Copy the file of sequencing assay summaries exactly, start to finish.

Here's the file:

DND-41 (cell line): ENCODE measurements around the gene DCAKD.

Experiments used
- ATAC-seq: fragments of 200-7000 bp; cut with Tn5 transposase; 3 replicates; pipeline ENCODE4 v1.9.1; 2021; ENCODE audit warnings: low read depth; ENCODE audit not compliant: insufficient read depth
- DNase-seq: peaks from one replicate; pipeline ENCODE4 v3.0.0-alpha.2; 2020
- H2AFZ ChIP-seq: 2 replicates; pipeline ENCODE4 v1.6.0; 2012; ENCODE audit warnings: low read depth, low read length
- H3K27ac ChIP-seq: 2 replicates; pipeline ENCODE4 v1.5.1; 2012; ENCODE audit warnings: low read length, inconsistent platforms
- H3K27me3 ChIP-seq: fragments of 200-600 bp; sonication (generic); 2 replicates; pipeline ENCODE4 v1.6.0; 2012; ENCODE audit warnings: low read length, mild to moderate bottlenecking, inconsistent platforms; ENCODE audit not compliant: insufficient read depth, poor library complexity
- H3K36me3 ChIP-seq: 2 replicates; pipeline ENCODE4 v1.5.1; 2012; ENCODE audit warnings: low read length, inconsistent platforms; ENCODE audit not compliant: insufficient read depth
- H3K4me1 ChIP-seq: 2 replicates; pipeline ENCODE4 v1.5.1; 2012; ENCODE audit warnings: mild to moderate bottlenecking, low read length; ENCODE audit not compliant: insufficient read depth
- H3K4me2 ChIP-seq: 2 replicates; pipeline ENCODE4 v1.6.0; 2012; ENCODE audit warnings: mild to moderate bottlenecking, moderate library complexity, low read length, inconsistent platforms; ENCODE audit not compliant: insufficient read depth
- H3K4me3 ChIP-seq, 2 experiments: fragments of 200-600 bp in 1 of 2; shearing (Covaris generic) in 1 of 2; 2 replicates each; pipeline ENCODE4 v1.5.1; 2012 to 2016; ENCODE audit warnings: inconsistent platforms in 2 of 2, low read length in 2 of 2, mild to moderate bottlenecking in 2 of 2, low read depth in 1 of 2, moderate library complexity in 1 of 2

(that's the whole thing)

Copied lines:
DND-41 (cell line): ENCODE measurements around the gene DCAKD.

Experiments used
- ATAC-seq: fragments of 200-7000 bp; cut with Tn5 transposase; 3 replicates; pipeline ENCODE4 v1.9.1; 2021; ENCODE audit warnings: low read depth; ENCODE audit not compliant: insufficient read depth
- DNase-seq: peaks from one replicate; pipeline ENCODE4 v3.0.0-alpha.2; 2020
- H2AFZ ChIP-seq: 2 replicates; pipeline ENCODE4 v1.6.0; 2012; ENCODE audit warnings: low read depth, low read length
- H3K27ac ChIP-seq: 2 replicates; pipeline ENCODE4 v1.5.1; 2012; ENCODE audit warnings: low read length, inconsistent platforms
- H3K27me3 ChIP-seq: fragments of 200-600 bp; sonication (generic); 2 replicates; pipeline ENCODE4 v1.6.0; 2012; ENCODE audit warnings: low read length, mild to moderate bottlenecking, inconsistent platforms; ENCODE audit not compliant: insufficient read depth, poor library complexity
- H3K36me3 ChIP-seq: 2 replicates; pipeline ENCODE4 v1.5.1; 2012; ENCODE audit warnings: low read length, inconsistent platforms; ENCODE audit not compliant: insufficient read depth
- H3K4me1 ChIP-seq: 2 replicates; pipeline ENCODE4 v1.5.1; 2012; ENCODE audit warnings: mild to moderate bottlenecking, low read length; ENCODE audit not compliant: insufficient read depth
- H3K4me2 ChIP-seq: 2 replicates; pipeline ENCODE4 v1.6.0; 2012; ENCODE audit warnings: mild to moderate bottlenecking, moderate library complexity, low read length, inconsistent platforms; ENCODE audit not compliant: insufficient read depth
- H3K4me3 ChIP-seq, 2 experiments: fragments of 200-600 bp in 1 of 2; shearing (Covaris generic) in 1 of 2; 2 replicates each; pipeline ENCODE4 v1.5.1; 2012 to 2016; ENCODE audit warnings: inconsistent platforms in 2 of 2, low read length in 2 of 2, mild to moderate bottlenecking in 2 of 2, low read depth in 1 of 2, moderate library complexity in 1 of 2